Even if all of that turned out to be true — and let’s be fair, it’s unlikely that all of it would be true — that still leaves cornerback as a position where the Chiefs are thin. But maybe there’s a move or two the Chiefs might make in free agency before the draft, opening up the possibility of an unexpected pick in the first round. And it is true that the Chiefs could use another tight end.

So you keep on being you, Brandon. There’s always the chance Veach has a slip of paper in his pocket that reads, “TJ Hockenson — no matter what.”




I really can’t blame people for shouting about this. I know that for many fans, Bob Sutton wore out his welcome in Kansas City years ago. While I didn’t agree with that point of view until after the 2018 season, I fully understand why those fans felt the way they did.

But all of that is now water under the bridge, isn’t it?

Steve Spagnuolo is now the man for the Chiefs defense, and he has assembled what appears to be a top-flight staff to assist him in improving it. It’s hard for me to imagine that Spagnuolo’s attitude and enthusiasm alone will not make some difference. I believe there’s a strong argument that players like Anthony Hitchens — who in Sutton’s scheme appeared to be misused — will perform more to our expectations and that players like Dorian O’Daniel will find themselves in situations where they can thrive.

That’s going the long way around to say that I agree there was plenty of talent available on the Chiefs 2018 defense. I’m on record saying that if Sutton couldn’t get his house in order in 2018, it was going to be time for him to go. He didn’t, and now he’s gone. Let’s move on and see what happens.

What was the biggest snub of the Oscars — Glenn Close as Best Actress for The Wife, or Sam Elliott as Best Supporting Actor for A Star Is Born?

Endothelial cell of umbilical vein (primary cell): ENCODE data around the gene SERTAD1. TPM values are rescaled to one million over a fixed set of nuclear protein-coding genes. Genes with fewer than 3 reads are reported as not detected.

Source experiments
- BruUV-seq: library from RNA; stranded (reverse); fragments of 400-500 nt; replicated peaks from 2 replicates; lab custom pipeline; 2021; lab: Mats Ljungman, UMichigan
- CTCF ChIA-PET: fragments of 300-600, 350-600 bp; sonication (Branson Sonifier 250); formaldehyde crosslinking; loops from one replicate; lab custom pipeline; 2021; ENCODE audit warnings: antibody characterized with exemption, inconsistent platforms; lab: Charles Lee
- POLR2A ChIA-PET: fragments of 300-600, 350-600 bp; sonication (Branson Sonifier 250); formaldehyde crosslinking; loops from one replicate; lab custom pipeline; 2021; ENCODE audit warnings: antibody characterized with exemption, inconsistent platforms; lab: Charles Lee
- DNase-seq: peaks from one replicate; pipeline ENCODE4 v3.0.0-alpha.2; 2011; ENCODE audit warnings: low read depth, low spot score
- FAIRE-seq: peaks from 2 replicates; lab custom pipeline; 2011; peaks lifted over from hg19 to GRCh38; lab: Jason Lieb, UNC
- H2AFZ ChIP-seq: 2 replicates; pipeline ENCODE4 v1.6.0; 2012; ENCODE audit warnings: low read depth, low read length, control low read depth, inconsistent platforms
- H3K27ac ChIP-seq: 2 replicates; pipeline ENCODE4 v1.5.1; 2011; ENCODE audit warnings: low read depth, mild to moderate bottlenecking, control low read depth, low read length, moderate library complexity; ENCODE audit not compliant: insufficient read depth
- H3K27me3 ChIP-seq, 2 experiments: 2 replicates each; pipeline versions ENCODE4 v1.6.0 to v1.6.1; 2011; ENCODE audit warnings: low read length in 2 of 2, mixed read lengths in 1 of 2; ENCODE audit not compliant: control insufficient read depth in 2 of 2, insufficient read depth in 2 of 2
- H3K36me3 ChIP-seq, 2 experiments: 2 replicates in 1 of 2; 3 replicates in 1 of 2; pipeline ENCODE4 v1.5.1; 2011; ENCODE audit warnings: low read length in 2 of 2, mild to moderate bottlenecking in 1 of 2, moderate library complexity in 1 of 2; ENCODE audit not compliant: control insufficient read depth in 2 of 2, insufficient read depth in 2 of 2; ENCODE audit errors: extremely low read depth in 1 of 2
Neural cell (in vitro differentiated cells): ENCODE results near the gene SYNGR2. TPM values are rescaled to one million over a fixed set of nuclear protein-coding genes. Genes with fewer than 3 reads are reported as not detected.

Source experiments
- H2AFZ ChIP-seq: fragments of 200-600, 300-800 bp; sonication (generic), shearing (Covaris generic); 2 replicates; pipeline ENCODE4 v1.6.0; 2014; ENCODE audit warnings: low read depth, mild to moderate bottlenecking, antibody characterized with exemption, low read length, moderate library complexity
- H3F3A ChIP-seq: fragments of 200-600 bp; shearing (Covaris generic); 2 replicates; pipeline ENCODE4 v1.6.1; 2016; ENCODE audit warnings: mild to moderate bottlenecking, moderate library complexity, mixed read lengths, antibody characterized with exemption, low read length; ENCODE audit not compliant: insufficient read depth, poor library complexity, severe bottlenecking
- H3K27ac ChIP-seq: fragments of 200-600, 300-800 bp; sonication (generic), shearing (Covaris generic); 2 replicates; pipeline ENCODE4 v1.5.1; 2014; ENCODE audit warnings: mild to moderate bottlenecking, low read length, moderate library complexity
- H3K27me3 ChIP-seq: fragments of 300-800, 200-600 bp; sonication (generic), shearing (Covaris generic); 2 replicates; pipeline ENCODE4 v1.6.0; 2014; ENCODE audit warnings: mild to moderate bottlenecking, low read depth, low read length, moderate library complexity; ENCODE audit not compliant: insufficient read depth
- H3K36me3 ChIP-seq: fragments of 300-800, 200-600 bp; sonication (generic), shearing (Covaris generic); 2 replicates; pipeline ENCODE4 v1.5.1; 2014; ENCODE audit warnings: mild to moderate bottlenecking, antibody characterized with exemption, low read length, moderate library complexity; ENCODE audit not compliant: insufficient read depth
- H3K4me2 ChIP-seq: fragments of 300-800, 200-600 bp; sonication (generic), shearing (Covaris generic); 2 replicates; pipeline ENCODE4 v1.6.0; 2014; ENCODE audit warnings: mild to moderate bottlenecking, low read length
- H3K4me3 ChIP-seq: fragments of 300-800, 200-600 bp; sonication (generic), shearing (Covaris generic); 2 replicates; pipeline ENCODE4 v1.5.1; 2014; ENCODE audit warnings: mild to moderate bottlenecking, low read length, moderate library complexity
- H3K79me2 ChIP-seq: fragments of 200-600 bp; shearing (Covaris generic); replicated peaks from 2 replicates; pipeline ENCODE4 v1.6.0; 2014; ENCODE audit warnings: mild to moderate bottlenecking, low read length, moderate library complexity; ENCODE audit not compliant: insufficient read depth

— Steve

Thanks for asking, Steve. I thought both Close and Elliott gave incredible performances in their films and would have richly deserved those awards. But that’s not what bothered me most about the Oscars this year.

My issue has to do with Marc Martel, a Canadian vocalist whose singing voice seamlessly replaced Rami Malek’s voice in his electrifying performance as Queen’s Freddie Mercury in Bohemian Rhapsody.

Malek deserved to win Best Actor for his performance, which was an incredibly compelling — and entirely believable — take on a complex man who fronted one of the world’s more unique and popular bands. But without the vocals provided by Martel (and to be fair, some recordings of Mercury himself) Malek’s performance would have been far less amazing than it was.

Malek won an Oscar. All Martel got was an Additional Vocals nod buried in the Music Department’s credit roll of the film.

This isn’t a new phenomenon. Ever since The Jazz Singer added sound to film, many hundreds of talented professional singers have made their livings by lending their voices to Hollywood stars in musical films.

I’m not campaigning for these unknown vocalists to receive Oscars.

But the 2019 Oscars presented a unique situation. Suddenly without a host, the producers opted to have Queen open the show with two songs — which under the circumstances was a brilliant move. It would have been a perfect opportunity to recognize what Martel — and all the singers who preceded him — have contributed to Hollywood films.

I have nothing against Adam Lambert, who has been collaborating with Queen’s remaining members since 2011, and has toured with the band as its lead vocalist. I would have understood if the band didn’t want to miss the opportunity to showcase Lambert. But would it have been asking too much for Martel to at least appear with the band for one of the two songs? It would have been a terrific Oscar moment.

I am Attorney Sarah Koffi, from the Republic of Togo. I am contacting you for a business proposal of an Inheritance claim value of (100,000,000) One Hundred Million United States of America’s dollars) in your name as the beneficiary.

— Sarah

Shame on you, Sarah. When my uncle passed in Togo last spring, I know for a FACT that he had less than $10,000,000 to his name. You can’t fool me with this brazen ruse.